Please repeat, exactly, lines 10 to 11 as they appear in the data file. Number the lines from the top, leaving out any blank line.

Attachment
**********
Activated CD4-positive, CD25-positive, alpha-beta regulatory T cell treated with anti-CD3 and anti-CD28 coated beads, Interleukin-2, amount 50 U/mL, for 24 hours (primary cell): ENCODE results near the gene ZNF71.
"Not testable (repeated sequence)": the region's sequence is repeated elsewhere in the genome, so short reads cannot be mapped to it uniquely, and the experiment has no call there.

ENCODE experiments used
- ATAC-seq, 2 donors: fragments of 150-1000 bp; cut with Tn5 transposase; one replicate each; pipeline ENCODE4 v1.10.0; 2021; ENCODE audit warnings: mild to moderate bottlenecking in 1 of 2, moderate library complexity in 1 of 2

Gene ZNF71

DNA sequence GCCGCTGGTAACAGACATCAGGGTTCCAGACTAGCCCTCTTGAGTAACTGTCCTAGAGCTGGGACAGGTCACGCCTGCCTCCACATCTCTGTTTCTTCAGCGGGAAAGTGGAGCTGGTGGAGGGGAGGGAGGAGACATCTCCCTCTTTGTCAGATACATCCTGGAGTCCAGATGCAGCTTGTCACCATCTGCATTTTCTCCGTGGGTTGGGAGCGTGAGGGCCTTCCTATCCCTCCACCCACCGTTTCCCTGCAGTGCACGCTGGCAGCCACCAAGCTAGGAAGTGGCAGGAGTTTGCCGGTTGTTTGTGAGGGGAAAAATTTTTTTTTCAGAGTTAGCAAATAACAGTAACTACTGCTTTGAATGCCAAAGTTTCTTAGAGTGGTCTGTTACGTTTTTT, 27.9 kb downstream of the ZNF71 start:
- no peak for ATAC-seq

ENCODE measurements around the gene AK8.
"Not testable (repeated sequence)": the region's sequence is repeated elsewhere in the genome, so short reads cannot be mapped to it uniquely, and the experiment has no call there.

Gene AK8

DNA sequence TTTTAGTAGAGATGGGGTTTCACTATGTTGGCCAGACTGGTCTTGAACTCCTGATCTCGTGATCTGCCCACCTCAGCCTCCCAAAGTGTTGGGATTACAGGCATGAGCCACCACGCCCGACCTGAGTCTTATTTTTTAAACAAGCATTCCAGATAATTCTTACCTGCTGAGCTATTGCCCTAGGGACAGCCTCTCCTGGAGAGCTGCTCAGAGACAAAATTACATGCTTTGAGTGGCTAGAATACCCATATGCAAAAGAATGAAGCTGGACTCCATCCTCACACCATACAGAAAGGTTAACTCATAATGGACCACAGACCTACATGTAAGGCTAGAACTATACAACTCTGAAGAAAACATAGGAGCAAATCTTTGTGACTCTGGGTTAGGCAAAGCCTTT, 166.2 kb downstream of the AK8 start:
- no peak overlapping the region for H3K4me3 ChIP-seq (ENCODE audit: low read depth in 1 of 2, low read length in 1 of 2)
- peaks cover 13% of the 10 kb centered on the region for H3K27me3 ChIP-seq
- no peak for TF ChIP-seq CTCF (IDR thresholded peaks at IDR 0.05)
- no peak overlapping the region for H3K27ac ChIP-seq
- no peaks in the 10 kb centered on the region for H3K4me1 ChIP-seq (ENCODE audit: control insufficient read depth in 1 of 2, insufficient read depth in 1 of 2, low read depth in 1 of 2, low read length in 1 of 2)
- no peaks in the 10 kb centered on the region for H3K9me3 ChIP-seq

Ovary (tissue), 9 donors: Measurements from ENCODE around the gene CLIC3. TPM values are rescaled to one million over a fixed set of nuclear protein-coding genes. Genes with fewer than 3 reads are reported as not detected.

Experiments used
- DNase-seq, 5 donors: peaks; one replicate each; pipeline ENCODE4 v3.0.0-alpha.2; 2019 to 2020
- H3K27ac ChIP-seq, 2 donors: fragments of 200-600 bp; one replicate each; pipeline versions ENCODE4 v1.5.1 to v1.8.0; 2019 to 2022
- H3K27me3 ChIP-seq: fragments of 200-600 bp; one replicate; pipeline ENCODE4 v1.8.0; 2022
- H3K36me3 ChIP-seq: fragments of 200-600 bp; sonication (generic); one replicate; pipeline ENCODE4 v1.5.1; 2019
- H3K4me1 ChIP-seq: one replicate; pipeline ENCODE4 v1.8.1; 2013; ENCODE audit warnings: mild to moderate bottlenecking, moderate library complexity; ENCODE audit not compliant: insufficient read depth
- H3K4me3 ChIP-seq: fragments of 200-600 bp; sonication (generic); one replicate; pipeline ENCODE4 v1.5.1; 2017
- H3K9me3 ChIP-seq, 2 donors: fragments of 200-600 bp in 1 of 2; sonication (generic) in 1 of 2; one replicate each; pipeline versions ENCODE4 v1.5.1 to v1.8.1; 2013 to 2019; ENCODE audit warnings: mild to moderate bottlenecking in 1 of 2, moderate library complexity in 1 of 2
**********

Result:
Gene AK8

DNA sequence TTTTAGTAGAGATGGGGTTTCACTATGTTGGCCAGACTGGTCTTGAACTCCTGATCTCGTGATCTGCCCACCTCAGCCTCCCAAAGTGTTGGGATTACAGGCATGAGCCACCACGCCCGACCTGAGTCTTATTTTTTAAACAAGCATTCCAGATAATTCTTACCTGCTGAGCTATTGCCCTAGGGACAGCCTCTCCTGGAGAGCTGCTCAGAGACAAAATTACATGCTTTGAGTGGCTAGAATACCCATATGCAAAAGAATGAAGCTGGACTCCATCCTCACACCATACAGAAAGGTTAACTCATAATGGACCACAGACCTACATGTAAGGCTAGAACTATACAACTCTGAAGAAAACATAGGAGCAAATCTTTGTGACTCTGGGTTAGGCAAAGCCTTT, 166.2 kb downstream of the AK8 start: